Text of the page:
Learn to Make Sanma zushi and Mehari zushi in Kumano City

Learn to Make Sanma zushi and Mehari zushi in Kumano City

Experience one of the culinary traditions of the Kumano region by learning how to make Sanma zushi(sushi) and Mehari zushi(sushi) with local experts who will show you the hospitality that Mie Prefecture is famous for. Participants will make their sushi using locally caught fish and fresh ingredients to prepare the dishes in the same way that it has been made for generations. After you make the sushi, you will get to eat your creations and enjoy a taste of Kumano while creating memories that go beyond merely eating in a restaurant.

Written by Vern Begg
About the Author:

Trying fresh, local food and dishes has always been one of the best parts of traveling for me. When I moved to Japan, I already loved Japanese food. Then I realized that I had only scratched the surface of what this country’s cuisine has to offer. Whenever I have a chance to visit a different part of Japan, new food experiences are always on my to-do list.

Everywhere you go in Japan, there are amazing dishes that feature local ingredients and traditional methods of preparation. For me, seeking out and trying these dishes is always a highlight of any trip. This is especially true when I am somewhere on the coast and I can try a new kind of fish or a seafood dish for the first time. I didn’t eat much seafood growing up, so I am always excited to expand my knowledge and experience new flavors and textures.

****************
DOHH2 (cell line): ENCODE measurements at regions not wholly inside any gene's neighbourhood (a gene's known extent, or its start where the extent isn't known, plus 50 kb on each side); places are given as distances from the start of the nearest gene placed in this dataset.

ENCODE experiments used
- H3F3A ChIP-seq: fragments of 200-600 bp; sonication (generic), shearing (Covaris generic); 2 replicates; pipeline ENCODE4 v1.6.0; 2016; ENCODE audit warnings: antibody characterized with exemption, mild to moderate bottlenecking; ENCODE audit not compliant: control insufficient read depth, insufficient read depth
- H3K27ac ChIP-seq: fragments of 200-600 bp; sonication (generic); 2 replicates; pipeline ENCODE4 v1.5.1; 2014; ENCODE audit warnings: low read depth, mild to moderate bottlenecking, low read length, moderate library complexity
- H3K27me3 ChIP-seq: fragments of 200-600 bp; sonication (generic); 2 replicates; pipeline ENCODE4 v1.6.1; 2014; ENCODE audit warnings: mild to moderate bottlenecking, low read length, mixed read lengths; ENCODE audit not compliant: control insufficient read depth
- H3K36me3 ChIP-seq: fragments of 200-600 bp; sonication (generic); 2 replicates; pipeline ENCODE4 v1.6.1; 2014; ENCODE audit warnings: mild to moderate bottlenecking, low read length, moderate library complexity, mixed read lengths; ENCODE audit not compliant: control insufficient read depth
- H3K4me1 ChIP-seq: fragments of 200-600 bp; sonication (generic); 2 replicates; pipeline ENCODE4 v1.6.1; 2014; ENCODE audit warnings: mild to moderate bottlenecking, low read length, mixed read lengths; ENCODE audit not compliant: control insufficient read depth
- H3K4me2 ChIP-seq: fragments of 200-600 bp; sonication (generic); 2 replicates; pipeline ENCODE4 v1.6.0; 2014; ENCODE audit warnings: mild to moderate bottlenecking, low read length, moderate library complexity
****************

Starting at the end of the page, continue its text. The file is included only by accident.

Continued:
I also love getting involved in the preparation of traditional dishes whenever possible. When I found out I could learn to prepare Sanma zushi and Mehari zushi and then eat what I make to finish off the experience, I knew I had to try it. I was also looking forward to spending time with some locals during the 40-60 minutes it would take to learn how to make the two kinds of Kumano-style sushi.